Fluorescence microscopy is a technique that enables the molecular composition of the structures being observed to be identified through the use of fluorescently-labelled probes of high chemical specificity, such as antibodies. Immunofluorescence is perhaps the most widely used microscopy technique today, mainly because it can provide high detection sensitivity, there is a high signal-to-background ratio, and a huge range of highly-specific fluorescent probes are available.
There are three major areas of improvement in the field of fluorescence microscopy. The first is that its use is mainly confined to studies of fixed specimens because of the difficulties of introducing antibody complexes into living specimens. For proteins that can be extracted and purified in reasonable abundance, these difficulties can be circumvented by directly conjugating a fluorophore to a protein and introducing it back into a cell. It is assumed that the fluorescent analogue behaves like the native protein and can therefore reveal the distribution and behavior of this protein in the cell.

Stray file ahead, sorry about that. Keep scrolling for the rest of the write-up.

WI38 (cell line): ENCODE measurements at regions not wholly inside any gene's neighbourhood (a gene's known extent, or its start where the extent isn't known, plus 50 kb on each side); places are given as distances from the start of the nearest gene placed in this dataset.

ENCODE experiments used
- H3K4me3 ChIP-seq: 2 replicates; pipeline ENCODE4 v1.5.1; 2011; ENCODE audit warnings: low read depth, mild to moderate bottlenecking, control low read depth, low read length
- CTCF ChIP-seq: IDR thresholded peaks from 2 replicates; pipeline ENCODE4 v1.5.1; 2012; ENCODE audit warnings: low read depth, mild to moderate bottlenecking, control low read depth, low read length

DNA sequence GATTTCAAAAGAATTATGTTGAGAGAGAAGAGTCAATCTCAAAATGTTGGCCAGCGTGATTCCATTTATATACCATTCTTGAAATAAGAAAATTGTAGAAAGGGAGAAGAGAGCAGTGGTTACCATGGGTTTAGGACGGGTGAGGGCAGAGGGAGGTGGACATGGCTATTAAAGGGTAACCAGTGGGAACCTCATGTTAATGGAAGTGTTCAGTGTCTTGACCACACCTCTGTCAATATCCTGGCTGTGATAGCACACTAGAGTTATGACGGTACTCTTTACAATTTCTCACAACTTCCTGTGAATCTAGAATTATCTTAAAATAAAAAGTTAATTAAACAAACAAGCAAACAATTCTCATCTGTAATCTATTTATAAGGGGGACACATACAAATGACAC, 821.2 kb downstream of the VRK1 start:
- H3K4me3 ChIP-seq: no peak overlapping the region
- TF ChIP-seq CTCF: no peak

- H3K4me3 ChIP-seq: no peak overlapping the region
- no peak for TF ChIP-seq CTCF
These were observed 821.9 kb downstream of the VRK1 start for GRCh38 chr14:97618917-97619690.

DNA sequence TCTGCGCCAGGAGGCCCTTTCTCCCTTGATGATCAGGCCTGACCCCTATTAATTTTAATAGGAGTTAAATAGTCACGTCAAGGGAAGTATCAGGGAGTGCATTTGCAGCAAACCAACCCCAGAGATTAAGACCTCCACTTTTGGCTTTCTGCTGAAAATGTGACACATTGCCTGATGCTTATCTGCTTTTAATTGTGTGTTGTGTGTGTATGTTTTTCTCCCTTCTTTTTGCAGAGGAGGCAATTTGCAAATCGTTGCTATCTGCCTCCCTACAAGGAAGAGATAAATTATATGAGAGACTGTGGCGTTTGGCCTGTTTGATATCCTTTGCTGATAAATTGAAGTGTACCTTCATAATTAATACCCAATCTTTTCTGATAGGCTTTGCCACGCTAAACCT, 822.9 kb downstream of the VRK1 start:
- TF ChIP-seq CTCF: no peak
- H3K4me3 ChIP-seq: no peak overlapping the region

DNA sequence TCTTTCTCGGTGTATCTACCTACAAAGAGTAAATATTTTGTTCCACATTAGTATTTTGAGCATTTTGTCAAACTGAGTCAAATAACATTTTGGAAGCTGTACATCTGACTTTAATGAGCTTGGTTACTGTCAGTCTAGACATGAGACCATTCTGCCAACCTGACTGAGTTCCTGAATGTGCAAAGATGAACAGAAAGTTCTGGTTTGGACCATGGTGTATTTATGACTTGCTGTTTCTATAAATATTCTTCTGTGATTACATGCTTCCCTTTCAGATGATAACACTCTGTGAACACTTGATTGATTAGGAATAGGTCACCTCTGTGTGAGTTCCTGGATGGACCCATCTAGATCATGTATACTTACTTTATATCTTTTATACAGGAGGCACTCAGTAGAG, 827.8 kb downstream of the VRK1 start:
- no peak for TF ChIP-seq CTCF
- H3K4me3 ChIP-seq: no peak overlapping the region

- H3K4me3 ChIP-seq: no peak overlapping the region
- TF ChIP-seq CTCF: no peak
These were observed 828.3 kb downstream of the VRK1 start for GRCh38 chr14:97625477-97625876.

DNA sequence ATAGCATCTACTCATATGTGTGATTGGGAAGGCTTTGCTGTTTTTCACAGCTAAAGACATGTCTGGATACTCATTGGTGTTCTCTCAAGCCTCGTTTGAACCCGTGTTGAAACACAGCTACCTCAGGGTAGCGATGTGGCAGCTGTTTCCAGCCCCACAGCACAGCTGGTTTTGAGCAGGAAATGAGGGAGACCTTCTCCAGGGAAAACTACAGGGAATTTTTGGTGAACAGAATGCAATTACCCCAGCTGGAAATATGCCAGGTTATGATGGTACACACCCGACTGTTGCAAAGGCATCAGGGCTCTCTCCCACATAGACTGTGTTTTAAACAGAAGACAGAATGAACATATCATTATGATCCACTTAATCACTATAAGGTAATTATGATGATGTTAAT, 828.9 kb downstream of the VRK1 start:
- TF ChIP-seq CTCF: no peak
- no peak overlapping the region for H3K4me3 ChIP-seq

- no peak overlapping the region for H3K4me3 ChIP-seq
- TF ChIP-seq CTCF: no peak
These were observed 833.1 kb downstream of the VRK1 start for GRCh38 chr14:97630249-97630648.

Additionally, simple fluorescence microscopy only works well with very thin specimens or when a thick specimen is cut into sections. This is because structures above and below the plane of focus create interference in the form of out-of-focus flare. Optical sectioning techniques can minimize interference; part of LOCI's mission is to develop these techniques to increase the amount of information they can produce.
Another serious issue with fluorescence microscopy is phototoxicity. When a fluorophore (endogenous or exogenous) is excited there is a probability that, instead of decaying to a singlet state and emitting a fluorescence photon, intersystem crossing will occur to a triplet state. These long-lived states are very reactive and can damage living cells and bleach the fluorophore. One of the most significant damage mechanisms is the generation of highly reactive singlet oxygen from triplet state. When a specimen is being observed in a fluorescence microscope, the fluorophore is excited throughout the bulk of the sample, even though only one focal plane is being observed at any time. Most of the phototoxic load in a live specimen therefore comes from regions away from the thin focal plane being observed.
- Development of new optical instrumentation to facilitate studies of the dynamics of living specimens. We are focusing our efforts on improved in vivo imaging techniques that provide significantly more information about a specimen than can currently be obtained.
- Development of software for the capture and visualization of dynamic, three-dimensional cellular, or sub-cellular events.
- Development of optical methods for imaging deeper in live specimens
- Development and application of methods for fluorescence lifetime imaging
- Development of spectral and polarization based methods